Monday, December 24, 2007
That is probably what I would have said not too long ago as Echelon was just getting a footing on the Internet and was striving to increase brand exposure. Today is a different day. Now, naming your competitors and working together to help increase traffic on each other’s sites is the mainstay. Featuring competitors in “print”…. now who is ahead of the curve? Echelonmagazine.com is currently in construction on a brand new site that
features all of the elements of Web 2.0, but as that evolves, we hope your enjoy the articles in this issue pertaining to GLBT finance.
A GLBT finance issue is a relatively new item in today’s media. It not only serves the financial needs of our community but also tends to accentuate our collective personality as a people of substance that breaks down perceived myths.
Queercents.com’s Allison Einbinder provides a bit of comfort as our minds unwillingly turn towards what we did with our money in 2007 and how that translates into our tax obligations.
Echelon is proud to announce the re-launch of GFN.com (GayFinancialNetwork). Since 1998, Walter Schubert has been providing guidance on the issues affecting our money. I actually had the pleasure of meeting him back in 2004 and he took me on an awesome tour of the New York Stock Exchange. Schubert’s foresight in embracing Echelon back then demonstrated a keen sense of the current trend.
Aside from the other articles in this special focus on finance, I urge you to take a look at what Dr. Gary Gates of UCLA’s Williams Institute has to say about the media and quantitative surveys on our community. Dr. Gates is one of our
foremost experts on GLBT demographics and until the day comes when we
actually know how many of us there really are, keep your ear to the ground when you see or hear his name.
If you haven’t begun to incorporate the elements of Web 2.0 yet, I strongly
recommend it. We can all accomplish more by breaking down the invisible
barriers we set before ourselves and start working collaboratively.
Editor In Chief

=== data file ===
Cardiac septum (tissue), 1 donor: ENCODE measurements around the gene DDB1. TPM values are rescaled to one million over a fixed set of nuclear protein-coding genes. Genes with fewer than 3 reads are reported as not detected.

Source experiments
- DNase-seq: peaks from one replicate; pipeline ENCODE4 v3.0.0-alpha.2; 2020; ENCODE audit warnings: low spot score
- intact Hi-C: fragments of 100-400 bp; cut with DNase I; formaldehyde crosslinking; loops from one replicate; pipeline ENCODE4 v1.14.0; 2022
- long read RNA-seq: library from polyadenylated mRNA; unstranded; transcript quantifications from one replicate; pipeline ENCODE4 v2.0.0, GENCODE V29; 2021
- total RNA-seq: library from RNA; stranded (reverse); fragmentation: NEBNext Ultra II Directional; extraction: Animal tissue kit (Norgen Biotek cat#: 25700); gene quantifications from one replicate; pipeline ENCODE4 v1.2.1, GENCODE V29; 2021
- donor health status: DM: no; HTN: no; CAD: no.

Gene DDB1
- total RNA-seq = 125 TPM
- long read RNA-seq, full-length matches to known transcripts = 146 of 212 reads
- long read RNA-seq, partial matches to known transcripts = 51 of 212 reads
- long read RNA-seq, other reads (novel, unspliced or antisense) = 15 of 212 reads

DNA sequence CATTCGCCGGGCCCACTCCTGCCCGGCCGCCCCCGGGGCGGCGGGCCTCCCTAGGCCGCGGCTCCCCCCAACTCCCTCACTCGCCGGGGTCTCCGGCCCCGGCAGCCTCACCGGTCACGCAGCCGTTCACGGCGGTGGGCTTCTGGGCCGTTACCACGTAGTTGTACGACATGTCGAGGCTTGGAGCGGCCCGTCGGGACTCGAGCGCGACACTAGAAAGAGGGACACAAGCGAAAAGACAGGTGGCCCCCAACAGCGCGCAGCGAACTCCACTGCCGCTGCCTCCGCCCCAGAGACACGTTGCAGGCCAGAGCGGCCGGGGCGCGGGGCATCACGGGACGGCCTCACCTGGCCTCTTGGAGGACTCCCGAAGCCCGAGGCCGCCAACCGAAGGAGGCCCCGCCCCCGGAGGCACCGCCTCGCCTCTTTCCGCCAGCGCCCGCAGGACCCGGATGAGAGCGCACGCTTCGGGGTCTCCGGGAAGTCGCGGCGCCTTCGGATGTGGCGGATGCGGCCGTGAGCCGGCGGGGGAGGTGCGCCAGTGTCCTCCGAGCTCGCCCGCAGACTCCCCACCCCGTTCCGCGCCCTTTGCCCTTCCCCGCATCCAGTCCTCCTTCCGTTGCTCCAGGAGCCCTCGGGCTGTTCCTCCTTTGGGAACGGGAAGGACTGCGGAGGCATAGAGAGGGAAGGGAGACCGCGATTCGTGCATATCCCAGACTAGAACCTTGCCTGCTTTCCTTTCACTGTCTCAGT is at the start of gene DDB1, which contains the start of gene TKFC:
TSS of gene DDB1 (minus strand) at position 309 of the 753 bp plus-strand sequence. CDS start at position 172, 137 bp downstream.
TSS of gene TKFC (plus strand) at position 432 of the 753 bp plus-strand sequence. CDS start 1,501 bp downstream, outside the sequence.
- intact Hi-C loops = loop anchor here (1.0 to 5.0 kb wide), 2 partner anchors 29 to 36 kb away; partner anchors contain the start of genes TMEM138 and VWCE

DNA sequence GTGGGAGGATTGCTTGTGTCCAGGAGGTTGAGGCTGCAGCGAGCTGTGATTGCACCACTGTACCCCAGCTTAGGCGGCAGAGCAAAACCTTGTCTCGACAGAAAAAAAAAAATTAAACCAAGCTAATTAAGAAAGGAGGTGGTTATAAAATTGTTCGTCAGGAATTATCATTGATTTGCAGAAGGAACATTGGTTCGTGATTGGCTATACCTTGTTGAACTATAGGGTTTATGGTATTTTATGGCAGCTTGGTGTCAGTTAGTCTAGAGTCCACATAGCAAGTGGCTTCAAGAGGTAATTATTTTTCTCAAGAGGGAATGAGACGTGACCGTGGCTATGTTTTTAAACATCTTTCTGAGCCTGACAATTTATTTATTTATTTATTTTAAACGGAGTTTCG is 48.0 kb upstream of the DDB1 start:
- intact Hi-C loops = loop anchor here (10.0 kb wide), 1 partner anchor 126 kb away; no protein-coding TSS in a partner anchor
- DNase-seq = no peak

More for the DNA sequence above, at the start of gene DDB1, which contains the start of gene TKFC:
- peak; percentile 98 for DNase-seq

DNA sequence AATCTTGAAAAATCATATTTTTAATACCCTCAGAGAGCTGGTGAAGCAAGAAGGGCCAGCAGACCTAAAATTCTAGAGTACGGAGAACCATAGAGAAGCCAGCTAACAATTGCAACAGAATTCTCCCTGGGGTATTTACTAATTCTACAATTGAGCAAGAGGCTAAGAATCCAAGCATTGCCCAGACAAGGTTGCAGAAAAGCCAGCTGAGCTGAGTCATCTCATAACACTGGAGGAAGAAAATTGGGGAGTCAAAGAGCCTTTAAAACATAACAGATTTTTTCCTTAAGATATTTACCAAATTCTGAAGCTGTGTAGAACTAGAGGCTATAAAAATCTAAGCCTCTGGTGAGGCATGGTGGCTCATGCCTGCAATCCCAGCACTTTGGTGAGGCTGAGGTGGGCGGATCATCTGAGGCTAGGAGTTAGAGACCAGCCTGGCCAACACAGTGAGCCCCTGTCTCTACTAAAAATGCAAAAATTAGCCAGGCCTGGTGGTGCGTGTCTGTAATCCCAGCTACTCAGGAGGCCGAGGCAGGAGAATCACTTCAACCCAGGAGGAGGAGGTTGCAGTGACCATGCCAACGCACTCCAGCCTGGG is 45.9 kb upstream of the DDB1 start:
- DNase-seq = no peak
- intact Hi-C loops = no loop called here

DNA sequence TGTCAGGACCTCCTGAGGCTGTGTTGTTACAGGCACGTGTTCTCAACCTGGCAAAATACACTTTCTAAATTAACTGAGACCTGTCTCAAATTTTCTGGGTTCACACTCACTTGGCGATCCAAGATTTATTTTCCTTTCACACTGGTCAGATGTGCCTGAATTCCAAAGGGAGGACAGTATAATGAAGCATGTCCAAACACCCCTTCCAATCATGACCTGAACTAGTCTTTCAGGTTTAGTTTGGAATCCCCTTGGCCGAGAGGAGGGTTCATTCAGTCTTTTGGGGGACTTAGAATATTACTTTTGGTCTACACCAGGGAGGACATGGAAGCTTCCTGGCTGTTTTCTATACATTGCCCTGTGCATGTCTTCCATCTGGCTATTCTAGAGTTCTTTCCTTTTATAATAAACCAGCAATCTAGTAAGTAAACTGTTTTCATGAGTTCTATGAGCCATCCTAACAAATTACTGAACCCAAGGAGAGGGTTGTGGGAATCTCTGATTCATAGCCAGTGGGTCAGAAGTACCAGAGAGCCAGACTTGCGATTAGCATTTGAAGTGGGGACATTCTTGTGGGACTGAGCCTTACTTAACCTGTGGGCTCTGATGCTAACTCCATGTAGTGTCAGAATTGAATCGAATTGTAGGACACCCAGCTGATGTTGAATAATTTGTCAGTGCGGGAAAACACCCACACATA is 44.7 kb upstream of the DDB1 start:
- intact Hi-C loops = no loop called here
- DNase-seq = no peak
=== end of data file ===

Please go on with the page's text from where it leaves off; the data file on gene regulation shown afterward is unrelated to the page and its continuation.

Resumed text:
Thursday, November 29, 2007
By Mark Segal
Sometimes the national leadership of our community makes me shake my head in wonder. The last big suggestion to come from some of our national leaders is to boycott Wal-Mart. What? There are a couple of problems with this idea.
This holiday season, Wal-Mart is expected to outpace other retailers thanks to its low prices, which appeal to Americans suffering under President Bush’s “for rich men” economic policies. Second, how can we effect this boycott if we believe our own publicity about the affluent gay market? If
we’re all fashionistas, shopping at Bloomingdale’s and Neiman Marcus, we
wouldn’t be seen in a Wal-Mart anyway.
Wal-Mart does not seem to be a great target to bring the community together
or ask allies to join us. (This is not to say that Wal-Mart isn’t a good
boycott target in general.) On the other hand, there is an event happening
in April that, if handled well, could unite the GLBT community and our
allies. Pope Benedict XVI is making his first official trip to the U.S. in
April. Like Wal-Mart, his organization does not offer domestic-partner
benefits. But unlike Wal-Mart, Benedict has a few choice words about our
As a young man, Benedict served in Hitler Youth. He’s offended Muslims and
Jews as well. We know his positions on women’s rights, condoms and
homosexuality, and on homosexuality, let’s let him speak for himself: